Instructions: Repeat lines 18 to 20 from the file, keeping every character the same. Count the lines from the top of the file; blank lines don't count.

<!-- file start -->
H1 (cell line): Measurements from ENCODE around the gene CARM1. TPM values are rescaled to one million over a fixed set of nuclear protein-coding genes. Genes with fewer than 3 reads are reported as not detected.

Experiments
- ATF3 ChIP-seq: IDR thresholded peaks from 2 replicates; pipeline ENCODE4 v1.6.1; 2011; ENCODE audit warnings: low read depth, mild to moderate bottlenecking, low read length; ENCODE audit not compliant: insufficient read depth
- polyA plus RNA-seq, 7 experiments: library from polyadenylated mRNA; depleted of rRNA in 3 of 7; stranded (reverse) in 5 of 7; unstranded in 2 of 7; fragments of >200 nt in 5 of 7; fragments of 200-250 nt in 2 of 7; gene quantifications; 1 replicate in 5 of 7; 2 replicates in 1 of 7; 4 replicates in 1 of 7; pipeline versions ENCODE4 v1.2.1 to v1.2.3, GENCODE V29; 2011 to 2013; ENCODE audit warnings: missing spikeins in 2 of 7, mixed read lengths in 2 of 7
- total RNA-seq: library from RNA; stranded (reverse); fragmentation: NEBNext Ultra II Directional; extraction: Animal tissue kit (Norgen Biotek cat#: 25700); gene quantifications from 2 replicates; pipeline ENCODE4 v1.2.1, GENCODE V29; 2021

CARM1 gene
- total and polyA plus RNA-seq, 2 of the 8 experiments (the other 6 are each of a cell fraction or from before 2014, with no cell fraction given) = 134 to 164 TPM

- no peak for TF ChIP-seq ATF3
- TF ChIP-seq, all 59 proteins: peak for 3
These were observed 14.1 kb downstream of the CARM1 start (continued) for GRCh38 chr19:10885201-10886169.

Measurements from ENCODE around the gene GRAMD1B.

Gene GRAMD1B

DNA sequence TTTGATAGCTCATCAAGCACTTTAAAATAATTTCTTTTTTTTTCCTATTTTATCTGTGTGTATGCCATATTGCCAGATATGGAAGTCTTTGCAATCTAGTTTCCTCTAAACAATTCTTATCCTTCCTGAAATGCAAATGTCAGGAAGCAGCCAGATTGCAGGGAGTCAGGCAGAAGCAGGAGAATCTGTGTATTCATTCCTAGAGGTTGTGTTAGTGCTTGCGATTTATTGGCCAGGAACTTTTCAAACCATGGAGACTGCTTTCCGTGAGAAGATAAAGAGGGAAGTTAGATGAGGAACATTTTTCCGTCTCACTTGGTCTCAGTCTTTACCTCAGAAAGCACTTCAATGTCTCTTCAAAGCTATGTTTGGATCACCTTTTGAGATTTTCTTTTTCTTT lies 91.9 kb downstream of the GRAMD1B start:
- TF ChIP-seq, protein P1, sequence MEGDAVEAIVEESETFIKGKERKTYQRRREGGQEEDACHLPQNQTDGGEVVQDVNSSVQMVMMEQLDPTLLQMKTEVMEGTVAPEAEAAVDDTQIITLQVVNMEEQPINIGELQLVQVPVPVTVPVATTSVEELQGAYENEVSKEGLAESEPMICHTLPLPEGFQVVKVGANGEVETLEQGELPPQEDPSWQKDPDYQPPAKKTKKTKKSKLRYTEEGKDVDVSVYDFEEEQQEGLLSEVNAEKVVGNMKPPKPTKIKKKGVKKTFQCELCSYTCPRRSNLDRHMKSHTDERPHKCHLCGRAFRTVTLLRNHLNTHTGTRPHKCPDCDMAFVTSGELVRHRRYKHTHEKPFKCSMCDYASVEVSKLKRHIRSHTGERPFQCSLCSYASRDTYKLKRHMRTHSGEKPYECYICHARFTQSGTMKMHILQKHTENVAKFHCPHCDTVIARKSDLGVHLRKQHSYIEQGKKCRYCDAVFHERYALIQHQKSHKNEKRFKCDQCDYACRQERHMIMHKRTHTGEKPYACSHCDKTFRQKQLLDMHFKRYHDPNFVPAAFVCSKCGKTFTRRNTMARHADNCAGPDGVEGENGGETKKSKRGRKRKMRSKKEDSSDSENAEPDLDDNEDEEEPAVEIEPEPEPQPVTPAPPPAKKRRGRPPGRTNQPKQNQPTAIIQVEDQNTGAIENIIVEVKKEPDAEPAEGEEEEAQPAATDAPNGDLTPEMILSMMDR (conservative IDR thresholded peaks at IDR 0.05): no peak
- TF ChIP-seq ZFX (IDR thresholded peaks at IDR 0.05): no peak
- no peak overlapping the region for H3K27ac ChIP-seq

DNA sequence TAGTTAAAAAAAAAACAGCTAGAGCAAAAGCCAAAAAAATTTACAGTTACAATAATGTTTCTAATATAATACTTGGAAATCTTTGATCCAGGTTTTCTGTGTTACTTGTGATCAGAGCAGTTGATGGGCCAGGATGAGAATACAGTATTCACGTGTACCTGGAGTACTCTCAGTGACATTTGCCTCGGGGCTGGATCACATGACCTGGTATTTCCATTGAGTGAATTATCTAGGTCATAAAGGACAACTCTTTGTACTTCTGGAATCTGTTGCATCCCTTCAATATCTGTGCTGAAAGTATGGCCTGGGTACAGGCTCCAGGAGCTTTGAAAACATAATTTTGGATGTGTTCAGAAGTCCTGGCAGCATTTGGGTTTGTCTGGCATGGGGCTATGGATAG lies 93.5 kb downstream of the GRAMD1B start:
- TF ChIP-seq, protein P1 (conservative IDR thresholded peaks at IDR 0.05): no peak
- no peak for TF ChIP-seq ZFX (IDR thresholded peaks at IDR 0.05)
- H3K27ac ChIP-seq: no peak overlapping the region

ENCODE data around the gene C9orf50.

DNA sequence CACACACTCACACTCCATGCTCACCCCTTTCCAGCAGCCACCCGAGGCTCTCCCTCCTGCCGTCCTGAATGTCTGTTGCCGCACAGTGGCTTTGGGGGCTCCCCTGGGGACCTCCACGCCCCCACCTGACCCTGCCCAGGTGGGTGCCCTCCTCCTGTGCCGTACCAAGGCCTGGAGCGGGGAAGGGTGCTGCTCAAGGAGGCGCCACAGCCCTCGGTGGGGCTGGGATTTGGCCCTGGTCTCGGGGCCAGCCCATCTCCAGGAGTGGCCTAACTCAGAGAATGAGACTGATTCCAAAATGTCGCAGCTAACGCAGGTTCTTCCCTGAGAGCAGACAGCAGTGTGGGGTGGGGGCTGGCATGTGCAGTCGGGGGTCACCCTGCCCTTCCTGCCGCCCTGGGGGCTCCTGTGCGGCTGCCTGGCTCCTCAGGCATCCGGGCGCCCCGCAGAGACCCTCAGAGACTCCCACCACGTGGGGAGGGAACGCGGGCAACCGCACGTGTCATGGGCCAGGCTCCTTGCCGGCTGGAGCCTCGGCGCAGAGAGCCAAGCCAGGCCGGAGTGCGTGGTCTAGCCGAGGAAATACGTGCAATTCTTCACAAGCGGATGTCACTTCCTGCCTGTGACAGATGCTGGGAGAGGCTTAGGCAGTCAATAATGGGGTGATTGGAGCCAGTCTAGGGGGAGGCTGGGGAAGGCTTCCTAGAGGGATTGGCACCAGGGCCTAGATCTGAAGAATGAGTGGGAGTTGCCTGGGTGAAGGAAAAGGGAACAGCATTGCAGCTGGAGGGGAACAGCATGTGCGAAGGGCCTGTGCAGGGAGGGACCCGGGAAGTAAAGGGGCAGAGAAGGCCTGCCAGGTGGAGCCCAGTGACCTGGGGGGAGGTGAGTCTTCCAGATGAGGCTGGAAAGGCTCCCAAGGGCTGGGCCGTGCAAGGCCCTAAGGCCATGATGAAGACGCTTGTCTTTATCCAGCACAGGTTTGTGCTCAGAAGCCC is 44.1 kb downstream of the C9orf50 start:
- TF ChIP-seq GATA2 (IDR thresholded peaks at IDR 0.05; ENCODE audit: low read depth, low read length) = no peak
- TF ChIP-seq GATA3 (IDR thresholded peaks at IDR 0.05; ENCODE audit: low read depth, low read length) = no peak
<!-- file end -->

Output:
- TF ChIP-seq, protein P1 (conservative IDR thresholded peaks at IDR 0.05): no peak
- no peak for TF ChIP-seq ZFX (IDR thresholded peaks at IDR 0.05)
- H3K27ac ChIP-seq: no peak overlapping the region